On February 4, 1997, a few minutes before 7 p.m., time came to a standstill for 73 families in Israel. I was the commander of the Nahal Infantry Brigade at the time and the helicopter disaster that took place that night is still with me, 17 years later.
A few hours before then-931st Battalion Commander Yehuda Fuchs, who now serves as Nahal commander, broke the devastating news, I spoke with the soldiers, who had lost three of their comrades earlier that week in a clash with terrorists in Lebanon.
"I know it's difficult but we have a mission that we have to see through," I told them. Little did I know of the devastating disaster that lay just ahead, or how hard it would be to see the mission through in its wake.
After hours on the road, I finally arrived at Shear Yashuv in northern Israel, over which the helicopters collided, and then I continued straight over to the open field near Kibbutz Dafna's cemetery, where one of the helicopters had crashed. Together with then-Golani Commander Brig. Gen. Erez Gerstein, we began pulling the soldiers' bodies from the wreckage.
Next came the complex mission of identifying the fallen. The brigade's two company commanders had, by that time, provided me with the list of men who boarded the helicopters. At that point, it was clear no one had survived.
I will never forget that moment, or the next day, when I had to issue orders for the most harrowing mission of all -- the burial of the 30 Nahal Brigade soldiers who were killed. For the next three days, I traveled between cemeteries across Israel, as did the brigade's officers and soldiers. We attended every funeral, offering the bereaved families whatever comfort we could.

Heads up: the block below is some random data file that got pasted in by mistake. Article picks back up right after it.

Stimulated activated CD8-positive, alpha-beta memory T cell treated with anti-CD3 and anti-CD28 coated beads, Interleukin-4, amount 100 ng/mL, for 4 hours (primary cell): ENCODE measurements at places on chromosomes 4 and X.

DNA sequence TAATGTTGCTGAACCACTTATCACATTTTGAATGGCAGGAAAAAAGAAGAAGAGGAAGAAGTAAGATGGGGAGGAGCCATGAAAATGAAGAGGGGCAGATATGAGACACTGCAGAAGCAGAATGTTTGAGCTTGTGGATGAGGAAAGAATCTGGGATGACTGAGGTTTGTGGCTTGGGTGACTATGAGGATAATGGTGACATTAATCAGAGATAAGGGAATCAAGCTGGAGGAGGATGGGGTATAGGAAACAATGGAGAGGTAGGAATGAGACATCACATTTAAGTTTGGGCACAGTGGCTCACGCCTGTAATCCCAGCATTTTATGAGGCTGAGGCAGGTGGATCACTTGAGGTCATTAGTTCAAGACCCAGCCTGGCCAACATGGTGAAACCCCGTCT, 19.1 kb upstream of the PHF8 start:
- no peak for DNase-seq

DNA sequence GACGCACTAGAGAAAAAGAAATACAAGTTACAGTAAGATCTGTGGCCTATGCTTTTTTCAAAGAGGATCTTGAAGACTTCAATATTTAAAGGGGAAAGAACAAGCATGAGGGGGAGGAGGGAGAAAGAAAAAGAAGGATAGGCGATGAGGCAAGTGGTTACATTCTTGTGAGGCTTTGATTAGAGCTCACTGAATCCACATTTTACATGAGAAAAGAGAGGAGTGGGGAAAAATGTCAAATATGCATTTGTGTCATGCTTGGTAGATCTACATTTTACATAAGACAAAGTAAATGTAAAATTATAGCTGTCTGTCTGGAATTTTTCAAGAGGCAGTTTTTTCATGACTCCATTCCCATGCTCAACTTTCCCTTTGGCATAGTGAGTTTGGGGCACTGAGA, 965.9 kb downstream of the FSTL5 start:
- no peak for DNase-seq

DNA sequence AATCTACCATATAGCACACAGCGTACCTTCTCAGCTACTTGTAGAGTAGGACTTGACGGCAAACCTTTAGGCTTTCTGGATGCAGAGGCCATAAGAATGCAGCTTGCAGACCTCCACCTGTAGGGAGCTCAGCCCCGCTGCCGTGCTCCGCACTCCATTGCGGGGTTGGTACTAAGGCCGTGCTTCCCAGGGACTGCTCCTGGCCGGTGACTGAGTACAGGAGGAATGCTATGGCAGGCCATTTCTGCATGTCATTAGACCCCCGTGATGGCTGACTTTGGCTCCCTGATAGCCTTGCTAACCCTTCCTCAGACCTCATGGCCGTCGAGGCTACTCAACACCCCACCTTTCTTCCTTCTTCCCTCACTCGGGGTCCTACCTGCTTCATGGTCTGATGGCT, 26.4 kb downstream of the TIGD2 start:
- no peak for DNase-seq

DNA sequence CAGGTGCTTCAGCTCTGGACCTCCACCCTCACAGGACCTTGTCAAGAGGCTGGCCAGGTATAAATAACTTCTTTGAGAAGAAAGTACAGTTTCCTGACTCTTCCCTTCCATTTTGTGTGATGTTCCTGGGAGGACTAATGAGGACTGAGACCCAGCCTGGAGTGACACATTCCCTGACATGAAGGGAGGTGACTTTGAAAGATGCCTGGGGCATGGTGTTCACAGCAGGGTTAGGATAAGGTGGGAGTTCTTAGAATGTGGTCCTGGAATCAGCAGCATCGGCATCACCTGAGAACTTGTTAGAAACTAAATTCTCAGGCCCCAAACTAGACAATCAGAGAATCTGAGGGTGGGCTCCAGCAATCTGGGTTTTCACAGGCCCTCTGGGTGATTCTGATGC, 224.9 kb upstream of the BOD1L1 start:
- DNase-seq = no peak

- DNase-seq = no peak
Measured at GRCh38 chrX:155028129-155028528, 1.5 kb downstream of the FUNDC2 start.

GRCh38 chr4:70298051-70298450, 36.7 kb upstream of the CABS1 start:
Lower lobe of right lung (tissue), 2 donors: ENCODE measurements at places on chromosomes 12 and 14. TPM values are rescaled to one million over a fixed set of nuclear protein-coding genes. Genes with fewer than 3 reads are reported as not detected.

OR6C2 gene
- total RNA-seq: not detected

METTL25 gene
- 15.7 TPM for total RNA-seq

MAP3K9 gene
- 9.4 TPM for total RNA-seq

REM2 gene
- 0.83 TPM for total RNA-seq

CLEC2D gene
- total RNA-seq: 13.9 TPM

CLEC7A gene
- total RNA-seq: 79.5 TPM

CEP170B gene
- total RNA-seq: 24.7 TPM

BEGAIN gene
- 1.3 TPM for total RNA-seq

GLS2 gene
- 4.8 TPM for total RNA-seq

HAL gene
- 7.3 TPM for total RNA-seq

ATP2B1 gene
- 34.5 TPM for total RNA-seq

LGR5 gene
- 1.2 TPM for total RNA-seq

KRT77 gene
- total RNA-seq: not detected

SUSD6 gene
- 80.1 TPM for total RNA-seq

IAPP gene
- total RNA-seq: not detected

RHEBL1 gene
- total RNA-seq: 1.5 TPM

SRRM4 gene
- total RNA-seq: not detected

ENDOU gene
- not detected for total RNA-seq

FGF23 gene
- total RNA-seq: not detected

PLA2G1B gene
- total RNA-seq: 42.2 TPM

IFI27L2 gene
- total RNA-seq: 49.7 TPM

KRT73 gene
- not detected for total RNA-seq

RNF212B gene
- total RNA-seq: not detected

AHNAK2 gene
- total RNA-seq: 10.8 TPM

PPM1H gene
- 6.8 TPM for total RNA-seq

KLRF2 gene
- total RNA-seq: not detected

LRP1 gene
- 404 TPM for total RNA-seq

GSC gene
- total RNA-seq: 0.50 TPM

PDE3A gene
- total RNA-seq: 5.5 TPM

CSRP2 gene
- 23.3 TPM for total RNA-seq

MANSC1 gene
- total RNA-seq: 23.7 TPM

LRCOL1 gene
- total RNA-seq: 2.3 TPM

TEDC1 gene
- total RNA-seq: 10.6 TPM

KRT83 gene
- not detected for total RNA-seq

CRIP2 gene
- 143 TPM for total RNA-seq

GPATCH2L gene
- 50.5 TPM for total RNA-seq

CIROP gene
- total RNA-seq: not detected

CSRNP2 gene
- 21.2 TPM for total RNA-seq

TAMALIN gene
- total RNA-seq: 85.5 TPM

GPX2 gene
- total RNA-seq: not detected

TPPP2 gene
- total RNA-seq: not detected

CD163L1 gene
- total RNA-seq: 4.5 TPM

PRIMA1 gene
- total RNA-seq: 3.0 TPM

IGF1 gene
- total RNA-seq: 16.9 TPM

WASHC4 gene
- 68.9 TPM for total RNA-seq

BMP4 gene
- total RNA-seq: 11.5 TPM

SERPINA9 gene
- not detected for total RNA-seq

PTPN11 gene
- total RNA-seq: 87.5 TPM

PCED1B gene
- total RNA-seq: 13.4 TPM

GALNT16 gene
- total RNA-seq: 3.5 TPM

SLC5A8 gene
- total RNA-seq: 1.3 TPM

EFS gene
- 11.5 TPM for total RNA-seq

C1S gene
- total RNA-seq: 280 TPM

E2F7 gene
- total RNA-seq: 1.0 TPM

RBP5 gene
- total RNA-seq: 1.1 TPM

It was only at night, after the mission was over, that I allowed myself to finally think about the unspeakable scope of this disaster and the pain it had left in its wake.
Those difficult days taught me valuable, painful lessons about life. In the days that followed, then-Israel Defense Forces Chief of Staff Lt. Gen. Amnon Lipkin-Shahak suggested I send the troops on a week's leave at one of the military's recreational facilities. I told him right then and there that the Nahal Brigade's flag would be removed from the Dlaat and Beaufort posts only when our deployment in the area came to its end.
It did not bring back our fallen loved ones, but it was the only way to restore the Nahal Brigade's spirit, which still mourns the loss to this day, and carried out the mission its members were sent into Lebanon to perform.
Before entering the home of every bereaved family, I was tormented by the thought that these parents had entrusted me with their sons and I had brought them back in a coffin. As a commander, your commitment to a bereaved family that has lost a loved one on your watch is a lifelong one, and I am humbled by it.
Above all else, the disaster made the need to do everything possible to keep soldiers and commanders safe poignantly clear. That mission is my first priority even today, as I serve as the IDF's auditor. Then and now, we are required to spare no effort to ensure our troops have everything they need to safely return to their base.